Even more surprising are the high genetic correlations among the NC composites of English, mathematics, and science, where the average genetic correlation at 7, 9, and 10 years was .79. The web-based tests of reading and mathematics at 10 years yielded a genetic correlation of .52. Although the multivariate genetic analyses in this chapter are primarily based on the entire sample, a bivariate extremes analysis yielded results similar to those based on the entire sample. We emphasize genetic correlations because they indicate the extent to which the same genes affect different traits regardless of the heritability of the traits. However, bivariate heritabilities, which specify the extent to which genetic factors mediate the phenotypic correlation between traits, were also substantial. For example, the average bivariate heritability for NC ratings at 7, 9, and 10 years was 67% within domains (Table 17) and 64% between domains (Table 18).

These results lead us to conclude that the same set of genes is largely responsible for genetic influence on these diverse areas of learning abilities and disabilities. In order to highlight this general effect of genes, we refer to them as “generalist genes” (Plomin & Kovas, 2005). When DNA research identifies any of the many genes responsible, for example, for the high heritability of reading ability and disability, we predict that most (but not all) of these genes will also be associated with mathematics ability and disability. The notion of generalist genes has far-reaching implications for diagnosis and treatment of learning disabilities and for understanding the cognitive and brain mechanisms that mediate the effects of generalist genes on behavior. These implications of generalist genes are discussed in the following final chapter.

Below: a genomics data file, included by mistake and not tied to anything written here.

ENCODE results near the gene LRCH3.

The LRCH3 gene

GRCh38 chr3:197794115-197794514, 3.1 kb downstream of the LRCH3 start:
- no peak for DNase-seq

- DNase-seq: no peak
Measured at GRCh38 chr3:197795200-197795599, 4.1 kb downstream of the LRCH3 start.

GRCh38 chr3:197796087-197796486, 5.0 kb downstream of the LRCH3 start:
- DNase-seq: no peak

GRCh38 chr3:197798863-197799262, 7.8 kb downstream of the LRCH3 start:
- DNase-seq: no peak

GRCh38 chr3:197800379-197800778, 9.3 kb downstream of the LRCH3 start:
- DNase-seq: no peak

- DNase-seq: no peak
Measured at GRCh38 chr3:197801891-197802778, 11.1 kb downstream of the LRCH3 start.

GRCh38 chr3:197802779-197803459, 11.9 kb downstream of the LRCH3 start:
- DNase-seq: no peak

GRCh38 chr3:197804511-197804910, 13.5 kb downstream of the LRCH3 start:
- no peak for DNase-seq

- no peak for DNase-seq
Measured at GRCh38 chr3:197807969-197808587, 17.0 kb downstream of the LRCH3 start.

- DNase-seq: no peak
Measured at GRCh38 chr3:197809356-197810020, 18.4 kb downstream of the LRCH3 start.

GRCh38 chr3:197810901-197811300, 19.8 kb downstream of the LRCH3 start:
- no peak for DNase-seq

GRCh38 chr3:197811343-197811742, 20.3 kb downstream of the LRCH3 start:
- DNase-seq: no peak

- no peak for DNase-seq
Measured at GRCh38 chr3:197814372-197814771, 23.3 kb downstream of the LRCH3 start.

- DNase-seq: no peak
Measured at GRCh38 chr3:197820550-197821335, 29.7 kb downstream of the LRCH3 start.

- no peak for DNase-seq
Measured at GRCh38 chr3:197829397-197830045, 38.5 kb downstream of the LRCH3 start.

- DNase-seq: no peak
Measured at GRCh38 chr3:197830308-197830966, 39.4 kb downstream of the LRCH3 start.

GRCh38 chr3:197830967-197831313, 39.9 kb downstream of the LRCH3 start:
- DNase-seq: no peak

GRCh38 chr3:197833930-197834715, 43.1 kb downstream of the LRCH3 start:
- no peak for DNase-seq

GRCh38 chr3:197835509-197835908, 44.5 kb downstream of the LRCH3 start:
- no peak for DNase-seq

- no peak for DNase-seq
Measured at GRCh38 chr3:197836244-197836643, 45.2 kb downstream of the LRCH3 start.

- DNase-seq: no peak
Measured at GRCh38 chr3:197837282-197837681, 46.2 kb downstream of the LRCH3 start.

Our multivariate genetic analyses between learning abilities and general cognitive ability (“g”) suggest that some generalist genes that affect learning abilities are even more general in that they also affect other sorts of cognitive abilities included in “g.” However, generalist genes are not just “g” because learning abilities are more strongly correlated genetically with each other than they are with “g.” About a third of the genetic variance of English and mathematics is in common with “g,” about a third of the genetic variance is general to academic performance independent of “g,” and about a third is specific to each domain. Science at 10 years is more genetically related to “g” than are English and mathematics. One possible explanation is that the general environment (TV, newspapers, etc.) may play more of a role in science than in English and mathematics, which are more formally taught. The hallmark of “g” is the ability to pick up knowledge from a relatively unstructured environment.

As with longitudinal analyses, the mechanisms through which generalist genes have their effects on covariation between different traits are as yet to be discovered. Existing cognitive theories that attempt to explain the positive manifold among cognitive tasks propose different mechanisms for this phenomenon (see Van der Maas et al., 2006, for review). When the DNA polymorphisms involved in individual differences in each ability are discovered, the generalist genes hypothesis, and its relation to various cognitive theories, can be definitively tested.